WASHINGTON (Reuters) – The U.S. military flew B-52 bombers in the vicinity of the South China Sea this week, U.S. officials told Reuters, a move that is likely to cause anger in Beijing amid heightened tensions between the two countries.
Lieutenant Colonel Dave Eastburn, a Pentagon spokesman, said that B-52 bombers participated in a “regularly scheduled, combined operation in the vicinity of the South China Sea.”
“These routine events are designed to enhance our readiness and interoperability with our partners and allies in the region,” Eastburn said.
Such flights are common, but usually upset Beijing. In June, China’s foreign ministry said no military ship or aircraft could scare China away from its resolve to protect its territory after two U.S. Air Force B-52 bombers flew near disputed islands in the South China Sea.
The United States and China have frequently sparred about the militarization of the South China Sea, where China, Taiwan, Vietnam, Malaysia, Brunei and the Philippines all have competing claims.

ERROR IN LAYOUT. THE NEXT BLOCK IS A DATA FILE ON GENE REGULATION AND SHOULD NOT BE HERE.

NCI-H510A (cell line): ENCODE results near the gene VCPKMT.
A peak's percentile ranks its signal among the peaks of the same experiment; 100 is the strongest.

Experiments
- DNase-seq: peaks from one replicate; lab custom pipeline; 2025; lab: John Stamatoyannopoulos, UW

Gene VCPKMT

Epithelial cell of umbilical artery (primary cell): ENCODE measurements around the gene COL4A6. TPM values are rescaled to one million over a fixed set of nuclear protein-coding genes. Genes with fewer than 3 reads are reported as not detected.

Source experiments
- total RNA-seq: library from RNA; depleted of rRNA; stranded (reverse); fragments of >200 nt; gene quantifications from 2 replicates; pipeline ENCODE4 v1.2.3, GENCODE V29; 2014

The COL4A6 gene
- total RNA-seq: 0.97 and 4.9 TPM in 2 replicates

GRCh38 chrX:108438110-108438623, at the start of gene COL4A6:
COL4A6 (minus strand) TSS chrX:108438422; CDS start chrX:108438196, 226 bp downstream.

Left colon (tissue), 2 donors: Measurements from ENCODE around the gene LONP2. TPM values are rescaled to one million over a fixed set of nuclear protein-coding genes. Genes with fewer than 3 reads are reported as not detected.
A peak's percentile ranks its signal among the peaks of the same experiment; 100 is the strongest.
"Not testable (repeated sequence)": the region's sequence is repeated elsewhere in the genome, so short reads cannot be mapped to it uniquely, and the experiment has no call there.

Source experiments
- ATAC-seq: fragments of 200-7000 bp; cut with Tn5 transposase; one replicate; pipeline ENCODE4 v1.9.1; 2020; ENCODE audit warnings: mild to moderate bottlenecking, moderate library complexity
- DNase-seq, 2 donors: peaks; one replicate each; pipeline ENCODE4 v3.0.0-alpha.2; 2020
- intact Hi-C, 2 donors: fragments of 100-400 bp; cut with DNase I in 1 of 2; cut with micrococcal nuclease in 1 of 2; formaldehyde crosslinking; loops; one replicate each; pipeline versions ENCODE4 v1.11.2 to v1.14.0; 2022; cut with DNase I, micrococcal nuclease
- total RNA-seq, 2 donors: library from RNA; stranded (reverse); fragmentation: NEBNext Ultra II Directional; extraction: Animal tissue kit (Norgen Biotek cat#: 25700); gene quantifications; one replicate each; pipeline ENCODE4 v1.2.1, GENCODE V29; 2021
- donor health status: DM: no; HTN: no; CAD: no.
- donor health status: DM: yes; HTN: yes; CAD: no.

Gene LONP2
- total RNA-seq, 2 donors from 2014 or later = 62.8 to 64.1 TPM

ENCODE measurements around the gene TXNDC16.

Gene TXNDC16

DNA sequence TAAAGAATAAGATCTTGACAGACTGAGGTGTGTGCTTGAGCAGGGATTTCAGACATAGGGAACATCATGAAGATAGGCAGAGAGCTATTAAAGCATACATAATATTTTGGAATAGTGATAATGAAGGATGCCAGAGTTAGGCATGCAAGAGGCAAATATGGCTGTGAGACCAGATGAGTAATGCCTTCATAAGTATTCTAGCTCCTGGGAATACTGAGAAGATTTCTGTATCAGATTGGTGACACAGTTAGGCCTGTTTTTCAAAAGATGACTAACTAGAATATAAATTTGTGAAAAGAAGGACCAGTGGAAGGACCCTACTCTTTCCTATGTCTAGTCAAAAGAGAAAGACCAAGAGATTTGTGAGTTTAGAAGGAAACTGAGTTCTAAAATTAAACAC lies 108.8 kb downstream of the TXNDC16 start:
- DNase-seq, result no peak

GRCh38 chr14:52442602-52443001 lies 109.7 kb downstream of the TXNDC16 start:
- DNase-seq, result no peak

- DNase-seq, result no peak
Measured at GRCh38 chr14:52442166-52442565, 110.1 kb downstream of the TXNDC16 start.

“The United States military will continue to fly sail and operate wherever international law allows at a times and places of our choosing,” Eastburn added.
China recently denied a request for a U.S. warship to visit Hong Kong amid rising tension between Beijing and Washington over trade and a U.S. decision to impose sanctions on the Asian nation’s military.
China summoned the U.S. ambassador in Beijing and postponed joint military talks in protest against a U.S. decision to sanction a Chinese military agency and its director for buying Russian fighter jets and a surface-to-air missile system.
The United States and China are embroiled in a trade war, sparked by Trump’s accusations that China has long sought to steal U.S. intellectual property, limit access to its own market and unfairly subsidise state-owned companies.
U.S. President Donald Trump accused China of seeking to meddle in the Nov. 6 U.S. congressional elections on Wednesday, saying Beijing did not want his Republican Party to do well because of his pugnacious stance on trade.
(Reporting by Idrees Ali; Editing by Alistair Bell)
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